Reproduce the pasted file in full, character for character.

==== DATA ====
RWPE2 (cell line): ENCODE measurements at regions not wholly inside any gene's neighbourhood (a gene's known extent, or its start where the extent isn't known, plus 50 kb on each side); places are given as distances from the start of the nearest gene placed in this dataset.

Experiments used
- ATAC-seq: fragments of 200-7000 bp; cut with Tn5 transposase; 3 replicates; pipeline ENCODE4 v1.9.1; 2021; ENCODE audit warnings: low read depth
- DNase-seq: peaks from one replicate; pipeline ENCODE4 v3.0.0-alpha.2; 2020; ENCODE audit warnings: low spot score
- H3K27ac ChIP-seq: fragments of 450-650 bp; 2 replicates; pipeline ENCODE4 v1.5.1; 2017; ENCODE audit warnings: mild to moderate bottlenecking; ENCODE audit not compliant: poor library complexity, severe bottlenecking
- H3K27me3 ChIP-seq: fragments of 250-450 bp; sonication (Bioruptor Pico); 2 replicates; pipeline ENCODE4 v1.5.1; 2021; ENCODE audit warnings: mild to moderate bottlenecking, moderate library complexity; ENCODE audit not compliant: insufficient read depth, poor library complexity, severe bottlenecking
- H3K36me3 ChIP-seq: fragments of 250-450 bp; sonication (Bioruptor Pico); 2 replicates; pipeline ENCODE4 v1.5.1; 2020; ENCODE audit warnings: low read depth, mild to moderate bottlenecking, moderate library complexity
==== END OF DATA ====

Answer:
RWPE2 (cell line): ENCODE measurements at regions not wholly inside any gene's neighbourhood (a gene's known extent, or its start where the extent isn't known, plus 50 kb on each side); places are given as distances from the start of the nearest gene placed in this dataset.

Experiments used
- ATAC-seq: fragments of 200-7000 bp; cut with Tn5 transposase; 3 replicates; pipeline ENCODE4 v1.9.1; 2021; ENCODE audit warnings: low read depth
- DNase-seq: peaks from one replicate; pipeline ENCODE4 v3.0.0-alpha.2; 2020; ENCODE audit warnings: low spot score
- H3K27ac ChIP-seq: fragments of 450-650 bp; 2 replicates; pipeline ENCODE4 v1.5.1; 2017; ENCODE audit warnings: mild to moderate bottlenecking; ENCODE audit not compliant: poor library complexity, severe bottlenecking
- H3K27me3 ChIP-seq: fragments of 250-450 bp; sonication (Bioruptor Pico); 2 replicates; pipeline ENCODE4 v1.5.1; 2021; ENCODE audit warnings: mild to moderate bottlenecking, moderate library complexity; ENCODE audit not compliant: insufficient read depth, poor library complexity, severe bottlenecking
- H3K36me3 ChIP-seq: fragments of 250-450 bp; sonication (Bioruptor Pico); 2 replicates; pipeline ENCODE4 v1.5.1; 2020; ENCODE audit warnings: low read depth, mild to moderate bottlenecking, moderate library complexity